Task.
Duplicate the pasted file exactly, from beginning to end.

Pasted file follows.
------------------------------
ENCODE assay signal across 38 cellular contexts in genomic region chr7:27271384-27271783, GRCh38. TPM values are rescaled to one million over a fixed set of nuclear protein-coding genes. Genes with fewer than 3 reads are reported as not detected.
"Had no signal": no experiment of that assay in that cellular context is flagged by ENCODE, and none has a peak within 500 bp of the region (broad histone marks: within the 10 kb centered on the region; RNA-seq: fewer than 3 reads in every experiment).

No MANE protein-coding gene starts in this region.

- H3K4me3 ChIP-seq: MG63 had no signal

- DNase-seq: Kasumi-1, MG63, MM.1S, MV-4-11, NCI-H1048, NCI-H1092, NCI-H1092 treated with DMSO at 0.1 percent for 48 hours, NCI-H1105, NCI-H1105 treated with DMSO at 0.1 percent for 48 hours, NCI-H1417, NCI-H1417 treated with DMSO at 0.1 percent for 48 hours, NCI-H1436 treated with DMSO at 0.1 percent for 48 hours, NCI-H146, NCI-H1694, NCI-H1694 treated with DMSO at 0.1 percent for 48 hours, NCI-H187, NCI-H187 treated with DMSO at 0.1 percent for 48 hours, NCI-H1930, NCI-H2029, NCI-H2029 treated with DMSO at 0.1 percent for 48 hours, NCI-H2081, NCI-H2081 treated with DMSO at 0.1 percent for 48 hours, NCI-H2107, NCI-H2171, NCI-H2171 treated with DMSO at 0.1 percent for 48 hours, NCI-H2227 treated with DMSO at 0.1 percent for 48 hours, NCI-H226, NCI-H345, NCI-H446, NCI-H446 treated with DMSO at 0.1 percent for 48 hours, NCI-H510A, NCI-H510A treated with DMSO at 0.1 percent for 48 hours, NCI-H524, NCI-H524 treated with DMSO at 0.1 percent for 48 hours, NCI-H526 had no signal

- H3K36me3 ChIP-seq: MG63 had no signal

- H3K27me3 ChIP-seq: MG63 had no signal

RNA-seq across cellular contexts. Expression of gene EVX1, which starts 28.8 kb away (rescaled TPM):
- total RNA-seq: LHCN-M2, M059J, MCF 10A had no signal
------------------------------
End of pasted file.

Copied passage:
ENCODE assay signal across 38 cellular contexts in genomic region chr7:27271384-27271783, GRCh38. TPM values are rescaled to one million over a fixed set of nuclear protein-coding genes. Genes with fewer than 3 reads are reported as not detected.
"Had no signal": no experiment of that assay in that cellular context is flagged by ENCODE, and none has a peak within 500 bp of the region (broad histone marks: within the 10 kb centered on the region; RNA-seq: fewer than 3 reads in every experiment).

No MANE protein-coding gene starts in this region.

- H3K4me3 ChIP-seq: MG63 had no signal

- DNase-seq: Kasumi-1, MG63, MM.1S, MV-4-11, NCI-H1048, NCI-H1092, NCI-H1092 treated with DMSO at 0.1 percent for 48 hours, NCI-H1105, NCI-H1105 treated with DMSO at 0.1 percent for 48 hours, NCI-H1417, NCI-H1417 treated with DMSO at 0.1 percent for 48 hours, NCI-H1436 treated with DMSO at 0.1 percent for 48 hours, NCI-H146, NCI-H1694, NCI-H1694 treated with DMSO at 0.1 percent for 48 hours, NCI-H187, NCI-H187 treated with DMSO at 0.1 percent for 48 hours, NCI-H1930, NCI-H2029, NCI-H2029 treated with DMSO at 0.1 percent for 48 hours, NCI-H2081, NCI-H2081 treated with DMSO at 0.1 percent for 48 hours, NCI-H2107, NCI-H2171, NCI-H2171 treated with DMSO at 0.1 percent for 48 hours, NCI-H2227 treated with DMSO at 0.1 percent for 48 hours, NCI-H226, NCI-H345, NCI-H446, NCI-H446 treated with DMSO at 0.1 percent for 48 hours, NCI-H510A, NCI-H510A treated with DMSO at 0.1 percent for 48 hours, NCI-H524, NCI-H524 treated with DMSO at 0.1 percent for 48 hours, NCI-H526 had no signal

- H3K36me3 ChIP-seq: MG63 had no signal

- H3K27me3 ChIP-seq: MG63 had no signal

RNA-seq across cellular contexts. Expression of gene EVX1, which starts 28.8 kb away (rescaled TPM):
- total RNA-seq: LHCN-M2, M059J, MCF 10A had no signal